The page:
And it’s a highly frustrating show because even after watching twelve episodes I’m still not quite sure. The general premise is that we have a large island continent where it’s split into two countries with Nil Kamui and D’Natia, who are relatively peaceful with each other. When the invading country of Kouran came ashore on Nil Kamui, they rolled over most everything while the D’Natia kingdom essentially sealed their borders and didn’t help. The ended up capturing some territory themselves after that and you have a kind of new truce of sorts between the invaders and D’Natia. In the middle of that there’s a resistance/revolutionary army that’s now starting to come together, which has a pretty hard road ahead of it for what’s dubbed the seven year war to reclaim Nil Kamui.

What makes things more difficult for the citizens of Nil Kamui is that their patron god of sorts, the Red Dragon, either went crazy during all of this and disappeared or was just indifferent depending on which opening sequence dialogue you want to believe. So with that out of the picture everything falls to the character of Ibuki, a descendant of the royal family that takes on the power of the Red Dragon which in turn transforms him – and requires some killing along the way in order to boost up in a sense. From there, he goes on a journey with a host of other characters of all different types and backgrounds that are never fleshed out, nor most of their motivations, set in a confusing world where the concept of worldbuilding is considered the wrong thing to do. It’s an ensemble show for the most part but everyone and everything is so superficial that it’s just a mess.

I didn’t catch this show during its broadcast/simulcast run and from what’s out there about it this is essentially an attempt to create a new Record of Lodoss War as it’s based on a gaming project created by .Gen Urobuchi, Kinoko Nasu, Izuki Kogyoku, Ryōgo Narita, and Simadoriru. It’s a nice idea and you can see how well it worked way back in the day but this incarnation of it is just an absolute mess. There’s so little context given, so little character material, that it really must frustrate diehard gaming fans (of which I was in my younger days) who know that you can really make a fascinating project of this nature. The ball is dropped almost right from the start and then kicked so far out of bounds so as to never be seen again, resulting in the disaster that follows. Inquiring with a few other reviewers on the site it seems like most gave up after the first episode while a few made it a bit further before realizing that even as nice as the animation is, it can’t survive without a story worth following.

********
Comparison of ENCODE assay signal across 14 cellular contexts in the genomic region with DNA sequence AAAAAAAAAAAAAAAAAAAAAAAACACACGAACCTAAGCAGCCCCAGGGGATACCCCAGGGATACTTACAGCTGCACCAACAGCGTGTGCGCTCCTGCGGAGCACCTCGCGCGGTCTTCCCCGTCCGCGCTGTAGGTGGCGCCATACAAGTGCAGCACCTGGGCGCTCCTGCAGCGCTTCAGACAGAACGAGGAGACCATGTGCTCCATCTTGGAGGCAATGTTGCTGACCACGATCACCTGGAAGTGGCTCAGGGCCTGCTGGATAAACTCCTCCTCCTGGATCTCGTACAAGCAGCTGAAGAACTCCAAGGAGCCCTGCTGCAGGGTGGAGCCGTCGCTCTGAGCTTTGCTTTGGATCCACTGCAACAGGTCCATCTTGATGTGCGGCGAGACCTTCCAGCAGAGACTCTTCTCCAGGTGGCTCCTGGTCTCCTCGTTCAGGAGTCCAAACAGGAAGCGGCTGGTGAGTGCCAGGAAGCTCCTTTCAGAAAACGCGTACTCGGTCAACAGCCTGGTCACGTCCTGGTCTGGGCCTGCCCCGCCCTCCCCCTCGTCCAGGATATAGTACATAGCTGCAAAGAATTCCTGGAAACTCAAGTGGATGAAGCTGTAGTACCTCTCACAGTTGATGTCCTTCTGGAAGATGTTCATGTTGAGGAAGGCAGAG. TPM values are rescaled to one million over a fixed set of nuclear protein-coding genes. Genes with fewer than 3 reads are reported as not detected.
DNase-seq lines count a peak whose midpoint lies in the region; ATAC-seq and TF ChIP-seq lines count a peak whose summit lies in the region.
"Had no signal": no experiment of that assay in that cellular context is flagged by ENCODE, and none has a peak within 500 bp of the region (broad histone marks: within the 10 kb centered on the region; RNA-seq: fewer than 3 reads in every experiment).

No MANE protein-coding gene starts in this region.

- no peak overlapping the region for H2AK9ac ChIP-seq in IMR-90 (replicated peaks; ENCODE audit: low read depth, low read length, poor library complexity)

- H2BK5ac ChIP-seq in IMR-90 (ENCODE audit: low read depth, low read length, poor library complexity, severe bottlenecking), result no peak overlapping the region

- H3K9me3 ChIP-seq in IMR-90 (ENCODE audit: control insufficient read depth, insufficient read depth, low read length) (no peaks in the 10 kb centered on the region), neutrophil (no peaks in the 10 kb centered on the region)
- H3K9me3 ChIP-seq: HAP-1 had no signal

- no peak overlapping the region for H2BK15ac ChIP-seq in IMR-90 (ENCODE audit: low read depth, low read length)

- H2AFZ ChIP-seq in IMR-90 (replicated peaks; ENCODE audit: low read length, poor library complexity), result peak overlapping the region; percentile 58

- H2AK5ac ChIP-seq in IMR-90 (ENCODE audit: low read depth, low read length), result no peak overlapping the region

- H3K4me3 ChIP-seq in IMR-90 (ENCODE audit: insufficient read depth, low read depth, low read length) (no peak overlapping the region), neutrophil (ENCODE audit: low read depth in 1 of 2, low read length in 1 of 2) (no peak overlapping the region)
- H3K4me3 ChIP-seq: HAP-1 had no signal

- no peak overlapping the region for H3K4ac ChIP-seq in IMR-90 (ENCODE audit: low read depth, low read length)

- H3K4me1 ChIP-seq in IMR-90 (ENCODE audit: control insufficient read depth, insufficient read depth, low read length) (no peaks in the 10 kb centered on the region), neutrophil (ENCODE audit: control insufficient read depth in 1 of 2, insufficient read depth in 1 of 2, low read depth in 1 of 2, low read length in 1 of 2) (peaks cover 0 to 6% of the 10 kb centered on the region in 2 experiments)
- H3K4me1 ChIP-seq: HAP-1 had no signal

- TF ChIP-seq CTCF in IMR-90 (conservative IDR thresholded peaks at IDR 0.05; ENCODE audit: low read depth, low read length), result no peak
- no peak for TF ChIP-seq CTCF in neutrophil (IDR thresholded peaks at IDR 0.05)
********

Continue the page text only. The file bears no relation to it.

In Summary:
Chaos Dragon was an absolute chore of a show where you could get as much out of it as I did simply by watching just the prologue pieces in each episode and not really miss a bit. The opening episode is very hard to connect with and it’s all downhill from there. There are some really nice action sequences and some decent set pieces with the designs, but it lacks a sense of scale and worldbuilding to really pull it together in the way it needs to – never mind a lack of characters that feel like they’re anymore more than the lead miniatures I used to do my role-playing gaming with. This is one of those properties that you’re surprised that they followed through on bringing it out in full and producing a dub for.

Features:
Japanese Dolby TrueHD 2.0 Language, English Dolby TrueHD 5.1 Language, English Subtitles, ISOtone Promo Music Video, Extended Next-Episode Previews, Location-Specific Promo Videos, U.S. Trailer, Trailers

Content Grade: D-
Audio Grade: B+
Video Grade: B+
Packaging Grade: B
Menu Grade: B
Extras Grade: B

Released By: Funimation
Release Date: November 15th, 2016
MSRP: $64.98
Running Time: 300 Minutes
Video Encoding: 1080p AVC
Aspect Ratio: 1.78:1 Widescreen

Review Equipment:
Sony KDL70R550A 70″ LED 1080P HDTV, Sony PlayStation3 Blu-ray player via HDMI set to 1080p, Onkyo TX-SR605 Receiver and Panasonic SB-TP20S Multi-Channel Speaker System With 100-Watt Subwoofer.